The first episode of "Celebrity Duets" will not feature an "American Idol"-style montage of famous people singing horrendously and generally making a spectacle of themselves.
But it's not for a lack of material, according to "Duets" creator (and "Idol" judge) Simon Cowell.
"It's the same kind of thing that happens on 'Idol' -- a lot of people who obviously think they're fantastic in the shower," he says. "We put them in a recording studio and they were absolutely hopeless."
Humiliating celebrities in front of millions of viewers would probably be bad business for both Cowell and FOX, which premieres the show at 8 p.m. ET Tuesday. Whatever audition tapes or footage exist, then, will probably never see the light of day. Besides, Cowell reasons, viewers would probably rather see good singers.
"Mike Darnell [head of reality programming at FOX], he was very clear with me from day one," Cowell says. "He said, 'One of the reasons I'm going to make this is that these people have to be good because otherwise, it's not a show you're going to want to watch.' We want some fantastic performances and some surprisingly good performances."
"Celebrity Duets," which premieres Tuesday, will pair people like actresses Lea Thompson and Lucy Lawless, "Queer Eye's" Jai Rodriguez and former WWE champion Chris Jericho with a roster of recording artists that includes Patti LaBelle, Smokey Robinson, Brian McKnight, Belinda Carlisle and Randy Travis, among others. The "non-singers," as Cowell calls them, will have had some time to prepare for their duet, but the audience won't know who the celebs are paired with until they hit the stage.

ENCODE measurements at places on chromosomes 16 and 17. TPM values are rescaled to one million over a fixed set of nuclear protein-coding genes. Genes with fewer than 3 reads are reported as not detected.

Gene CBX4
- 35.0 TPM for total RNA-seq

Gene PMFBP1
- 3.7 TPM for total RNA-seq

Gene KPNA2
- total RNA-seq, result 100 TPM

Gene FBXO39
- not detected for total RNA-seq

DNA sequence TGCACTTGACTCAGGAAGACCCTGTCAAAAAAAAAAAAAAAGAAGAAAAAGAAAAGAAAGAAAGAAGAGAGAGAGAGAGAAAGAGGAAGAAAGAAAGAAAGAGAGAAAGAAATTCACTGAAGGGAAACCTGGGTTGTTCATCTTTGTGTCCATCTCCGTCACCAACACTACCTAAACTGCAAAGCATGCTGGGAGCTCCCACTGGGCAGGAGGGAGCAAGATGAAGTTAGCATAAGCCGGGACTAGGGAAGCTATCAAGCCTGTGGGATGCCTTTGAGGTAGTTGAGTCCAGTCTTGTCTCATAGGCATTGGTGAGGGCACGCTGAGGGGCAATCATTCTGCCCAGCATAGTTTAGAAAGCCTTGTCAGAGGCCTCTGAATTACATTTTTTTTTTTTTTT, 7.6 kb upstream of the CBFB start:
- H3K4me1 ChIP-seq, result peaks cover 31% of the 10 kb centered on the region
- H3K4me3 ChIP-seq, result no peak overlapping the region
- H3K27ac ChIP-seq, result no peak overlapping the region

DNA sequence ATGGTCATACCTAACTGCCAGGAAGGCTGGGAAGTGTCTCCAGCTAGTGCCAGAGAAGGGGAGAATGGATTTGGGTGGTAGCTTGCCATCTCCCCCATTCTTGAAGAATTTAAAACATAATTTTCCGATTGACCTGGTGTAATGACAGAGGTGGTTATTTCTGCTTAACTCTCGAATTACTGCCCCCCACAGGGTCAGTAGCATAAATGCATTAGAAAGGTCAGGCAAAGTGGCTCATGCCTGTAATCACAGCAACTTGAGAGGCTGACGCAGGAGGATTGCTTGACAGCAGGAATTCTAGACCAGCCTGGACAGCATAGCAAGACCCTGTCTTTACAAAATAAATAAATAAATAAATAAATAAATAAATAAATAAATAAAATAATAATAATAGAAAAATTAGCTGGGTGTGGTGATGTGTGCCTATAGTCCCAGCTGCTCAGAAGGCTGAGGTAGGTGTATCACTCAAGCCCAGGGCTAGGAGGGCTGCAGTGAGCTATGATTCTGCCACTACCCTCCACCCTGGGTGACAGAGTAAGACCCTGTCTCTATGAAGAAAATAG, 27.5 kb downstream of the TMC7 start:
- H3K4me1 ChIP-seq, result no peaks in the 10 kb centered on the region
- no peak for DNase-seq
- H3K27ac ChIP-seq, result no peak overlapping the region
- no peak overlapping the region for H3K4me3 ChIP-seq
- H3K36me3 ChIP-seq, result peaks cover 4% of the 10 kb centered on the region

Music producer David Foster -- who appeared as a guest coach on "American Idol" last season -- and singers Little Richard and Marie Osmond will serve as judges. The audience will get to vote for their favorites starting next week, when the show moves to Thursday nights. Wayne Brady hosts.
Cowell wants the judges to be as honest as he is on "Idol," even if that means bruising an ego or two.
"You know the rules" as a participant, Cowell says. "You know you're going to get praise or not. Every one of them was prepared for that when they entered into the show. Certainly with David, I mean they'll get a very, very honest critique each time because David, probably more than anyone else other than me, knows what he's talking about."
The "non-singers" in "Duets" aren't complete novices. Jericho has fronted a heavy-metal band called Fozzy, and Rodriguez, Lawless, Thompson and fellow contestant Alfonso Ribeiro all have some musical theater experience. Still, Cowell thinks having them sing with legends like Robinson, LaBelle or Gladys Knight could be a daunting task.
"They're treating this very, very seriously," Cowell says of the celebrity participants. "They'll be as prepared as they can possibly be, but that can all fall apart on the night with nerves. I think the point where when you're on stage and you've started a song, and then you look behind you and on walks Gladys Knight -- I mean, that's a scary moment."
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